Hennadiy Floria, owner of Maks Agro PE farm, said, “We are preparing to harvest sunflowers and corn. According to our expectations, the harvest will decrease by three times because of the drought; there was no rain in our fields for three months.
“Sowing of early crops usually starts at the end of August or the beginning of September as this is the time for sowing winter crops – rapeseed, wheat and barley. But there is no rain in our region and it is not expected. That means autumn sowing is in question due to the weather and a number of economic factors.”
Search continues for foreign buyers
Like every other farmer in Ukraine, Makushynskyi needs to increase his cash flow to ensure he can purchase inputs for next year’s harvest. In order to do that he’s appealing for foreign buyers to come forward to purchase his grain in storage, and to forward-buy next year’s mustard seeds.
“We are currently looking for buyers abroad as prices are very low in Ukraine,” he said. “However there are problems with transportation because currently logistics by road is very expensive. After the ports were unblocked, exports by sea began, but they are still very slow. With exports leaving the ports there is a tendency for a slight increase in the price of agricultural products, but not significantly.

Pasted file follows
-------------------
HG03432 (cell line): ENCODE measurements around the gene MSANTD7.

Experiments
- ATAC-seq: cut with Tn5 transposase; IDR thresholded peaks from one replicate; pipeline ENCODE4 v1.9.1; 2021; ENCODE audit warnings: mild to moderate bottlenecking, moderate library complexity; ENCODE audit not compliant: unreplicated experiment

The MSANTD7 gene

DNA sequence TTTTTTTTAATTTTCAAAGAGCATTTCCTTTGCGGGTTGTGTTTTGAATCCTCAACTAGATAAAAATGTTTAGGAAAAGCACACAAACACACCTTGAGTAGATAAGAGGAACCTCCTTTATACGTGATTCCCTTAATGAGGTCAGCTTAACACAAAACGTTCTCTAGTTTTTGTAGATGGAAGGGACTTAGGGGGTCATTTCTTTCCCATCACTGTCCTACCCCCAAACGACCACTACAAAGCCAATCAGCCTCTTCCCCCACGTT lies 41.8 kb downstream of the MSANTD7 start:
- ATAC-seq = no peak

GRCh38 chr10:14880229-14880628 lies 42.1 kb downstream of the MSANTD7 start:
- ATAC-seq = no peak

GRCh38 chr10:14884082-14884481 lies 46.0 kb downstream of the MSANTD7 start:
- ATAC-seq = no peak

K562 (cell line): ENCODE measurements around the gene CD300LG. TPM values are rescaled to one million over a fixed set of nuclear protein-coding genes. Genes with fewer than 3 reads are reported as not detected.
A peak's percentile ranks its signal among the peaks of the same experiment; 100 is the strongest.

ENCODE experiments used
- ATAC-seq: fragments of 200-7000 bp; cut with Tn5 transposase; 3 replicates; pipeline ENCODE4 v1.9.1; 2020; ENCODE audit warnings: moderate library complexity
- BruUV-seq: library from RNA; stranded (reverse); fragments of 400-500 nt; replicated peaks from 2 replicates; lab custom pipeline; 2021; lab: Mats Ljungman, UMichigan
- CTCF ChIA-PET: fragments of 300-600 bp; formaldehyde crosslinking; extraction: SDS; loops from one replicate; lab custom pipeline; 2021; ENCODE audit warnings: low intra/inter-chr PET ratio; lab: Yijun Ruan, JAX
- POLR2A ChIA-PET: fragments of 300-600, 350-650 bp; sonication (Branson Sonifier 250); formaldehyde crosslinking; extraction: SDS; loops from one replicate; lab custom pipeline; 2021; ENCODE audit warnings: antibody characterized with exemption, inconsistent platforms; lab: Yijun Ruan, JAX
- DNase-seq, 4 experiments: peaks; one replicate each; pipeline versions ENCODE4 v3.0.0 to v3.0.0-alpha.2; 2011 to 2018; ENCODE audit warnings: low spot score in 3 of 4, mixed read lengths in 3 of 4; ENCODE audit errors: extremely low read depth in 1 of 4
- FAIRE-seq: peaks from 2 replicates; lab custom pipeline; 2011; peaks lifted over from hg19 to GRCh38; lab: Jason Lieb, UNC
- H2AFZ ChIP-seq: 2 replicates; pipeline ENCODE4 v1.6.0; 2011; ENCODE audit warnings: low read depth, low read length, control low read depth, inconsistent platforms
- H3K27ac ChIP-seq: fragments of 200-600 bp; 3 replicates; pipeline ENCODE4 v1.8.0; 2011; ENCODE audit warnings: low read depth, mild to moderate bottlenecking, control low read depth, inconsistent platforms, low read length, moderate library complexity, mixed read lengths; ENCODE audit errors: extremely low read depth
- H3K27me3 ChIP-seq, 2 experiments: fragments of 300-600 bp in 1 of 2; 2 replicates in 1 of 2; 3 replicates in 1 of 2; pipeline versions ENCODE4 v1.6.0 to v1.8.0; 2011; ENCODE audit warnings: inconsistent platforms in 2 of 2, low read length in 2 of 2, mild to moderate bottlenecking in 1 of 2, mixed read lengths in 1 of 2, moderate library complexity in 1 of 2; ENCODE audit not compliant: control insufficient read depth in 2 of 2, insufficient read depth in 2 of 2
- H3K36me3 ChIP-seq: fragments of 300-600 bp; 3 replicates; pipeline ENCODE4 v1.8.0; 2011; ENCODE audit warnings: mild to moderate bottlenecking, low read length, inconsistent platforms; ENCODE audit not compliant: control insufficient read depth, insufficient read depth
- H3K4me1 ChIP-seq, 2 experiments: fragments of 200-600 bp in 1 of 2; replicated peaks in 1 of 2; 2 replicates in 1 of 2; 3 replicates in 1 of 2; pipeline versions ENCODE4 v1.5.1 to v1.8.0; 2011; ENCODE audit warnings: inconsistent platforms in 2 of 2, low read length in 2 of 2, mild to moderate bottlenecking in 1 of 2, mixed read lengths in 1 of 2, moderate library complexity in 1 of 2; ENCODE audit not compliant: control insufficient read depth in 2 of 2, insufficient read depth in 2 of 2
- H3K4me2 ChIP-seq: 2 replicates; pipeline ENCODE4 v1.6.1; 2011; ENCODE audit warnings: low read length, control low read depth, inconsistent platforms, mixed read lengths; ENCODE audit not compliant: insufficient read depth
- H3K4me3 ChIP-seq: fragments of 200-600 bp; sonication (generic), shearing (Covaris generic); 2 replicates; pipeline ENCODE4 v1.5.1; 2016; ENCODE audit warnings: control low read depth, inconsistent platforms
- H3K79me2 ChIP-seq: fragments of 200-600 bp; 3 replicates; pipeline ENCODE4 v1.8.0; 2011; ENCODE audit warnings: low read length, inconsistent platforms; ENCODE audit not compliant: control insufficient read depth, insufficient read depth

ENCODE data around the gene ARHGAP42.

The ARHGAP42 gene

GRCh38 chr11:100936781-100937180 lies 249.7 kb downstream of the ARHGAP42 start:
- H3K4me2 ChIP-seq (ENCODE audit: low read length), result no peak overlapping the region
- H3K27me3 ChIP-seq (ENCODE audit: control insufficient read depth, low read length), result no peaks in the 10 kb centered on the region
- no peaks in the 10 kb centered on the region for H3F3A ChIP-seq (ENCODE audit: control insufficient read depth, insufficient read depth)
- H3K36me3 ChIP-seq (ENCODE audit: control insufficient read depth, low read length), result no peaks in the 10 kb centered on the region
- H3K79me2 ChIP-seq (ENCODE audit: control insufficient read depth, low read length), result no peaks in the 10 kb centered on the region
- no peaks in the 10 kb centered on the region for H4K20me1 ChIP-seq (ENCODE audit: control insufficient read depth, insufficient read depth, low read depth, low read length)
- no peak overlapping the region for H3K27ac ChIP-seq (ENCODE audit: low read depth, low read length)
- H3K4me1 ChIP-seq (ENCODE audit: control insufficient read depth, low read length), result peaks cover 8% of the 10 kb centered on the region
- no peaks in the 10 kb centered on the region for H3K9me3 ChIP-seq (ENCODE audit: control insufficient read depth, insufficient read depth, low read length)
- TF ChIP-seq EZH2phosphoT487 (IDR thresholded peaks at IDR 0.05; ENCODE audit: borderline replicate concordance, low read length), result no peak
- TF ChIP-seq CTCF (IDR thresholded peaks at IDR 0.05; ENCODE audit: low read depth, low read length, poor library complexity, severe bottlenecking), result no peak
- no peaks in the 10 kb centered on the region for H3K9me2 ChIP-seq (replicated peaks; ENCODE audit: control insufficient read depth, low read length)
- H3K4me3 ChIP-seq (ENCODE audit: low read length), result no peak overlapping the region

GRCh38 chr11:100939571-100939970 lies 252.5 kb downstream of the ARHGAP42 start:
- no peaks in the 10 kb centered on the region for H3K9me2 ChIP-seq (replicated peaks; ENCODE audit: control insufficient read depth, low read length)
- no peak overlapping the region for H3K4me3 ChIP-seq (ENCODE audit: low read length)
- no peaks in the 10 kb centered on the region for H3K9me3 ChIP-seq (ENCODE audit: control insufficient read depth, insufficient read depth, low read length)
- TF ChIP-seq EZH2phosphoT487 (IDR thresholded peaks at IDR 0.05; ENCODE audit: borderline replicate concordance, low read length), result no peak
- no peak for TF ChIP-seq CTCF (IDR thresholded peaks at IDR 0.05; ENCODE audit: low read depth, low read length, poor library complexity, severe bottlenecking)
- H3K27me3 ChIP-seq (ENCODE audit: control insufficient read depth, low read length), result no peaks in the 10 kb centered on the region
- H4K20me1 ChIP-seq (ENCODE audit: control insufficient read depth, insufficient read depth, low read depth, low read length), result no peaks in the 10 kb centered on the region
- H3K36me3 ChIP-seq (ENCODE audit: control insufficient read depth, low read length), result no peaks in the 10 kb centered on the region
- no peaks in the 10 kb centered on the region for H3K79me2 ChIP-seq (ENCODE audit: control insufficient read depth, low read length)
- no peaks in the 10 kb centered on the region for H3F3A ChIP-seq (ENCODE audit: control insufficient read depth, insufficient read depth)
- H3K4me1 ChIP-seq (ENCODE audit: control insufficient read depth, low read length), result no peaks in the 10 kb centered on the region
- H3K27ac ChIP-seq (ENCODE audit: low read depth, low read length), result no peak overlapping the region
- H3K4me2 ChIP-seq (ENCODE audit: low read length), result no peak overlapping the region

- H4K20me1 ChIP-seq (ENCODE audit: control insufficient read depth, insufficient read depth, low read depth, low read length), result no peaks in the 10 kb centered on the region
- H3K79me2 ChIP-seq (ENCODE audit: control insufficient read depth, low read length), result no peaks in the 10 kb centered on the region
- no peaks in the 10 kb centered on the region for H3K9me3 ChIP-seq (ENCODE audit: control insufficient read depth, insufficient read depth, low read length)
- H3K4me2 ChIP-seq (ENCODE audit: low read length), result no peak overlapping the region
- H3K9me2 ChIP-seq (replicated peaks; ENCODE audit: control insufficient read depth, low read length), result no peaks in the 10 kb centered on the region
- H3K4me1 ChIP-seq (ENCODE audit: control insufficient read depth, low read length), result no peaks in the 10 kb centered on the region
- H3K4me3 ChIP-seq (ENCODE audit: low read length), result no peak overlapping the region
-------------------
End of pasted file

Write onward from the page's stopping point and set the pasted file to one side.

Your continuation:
“Next year we plan to sow wheat, but will reduce the area of corn sown due to expensive logistics. We were quite lucky in that the rockets fired by the Russians were quite near us but didn’t come to our area.
“The most important thing is that this war ends with the victory to Ukraine, and for the ports to work at full capacity. Going forward our main problem is the lack of funds for the purchase of diesel fuel, seeds and fertilizers. At the same time the price of grain decreased. (But) the prices of mineral fertilizers and plant-protection products, diesel fuel and spare parts have risen many times.”
Email firstname.lastname@example.org to be put in contact with Oleh Makushynskyi.
This is an original article written for Agri-View, a Lee Enterprises agricultural publication based in Madison, Wisconsin. Visit AgriView.com for more information.
With 20 years experience behind him, award-winning agricultural journalist Chris McCullough is always on the hunt for his next story. He grew up on the family dairy farm in the heart of Northern Ireland and is based on the country’s east coast. He travels around the world to bring readers international news. He has many friends and colleagues in Ukraine.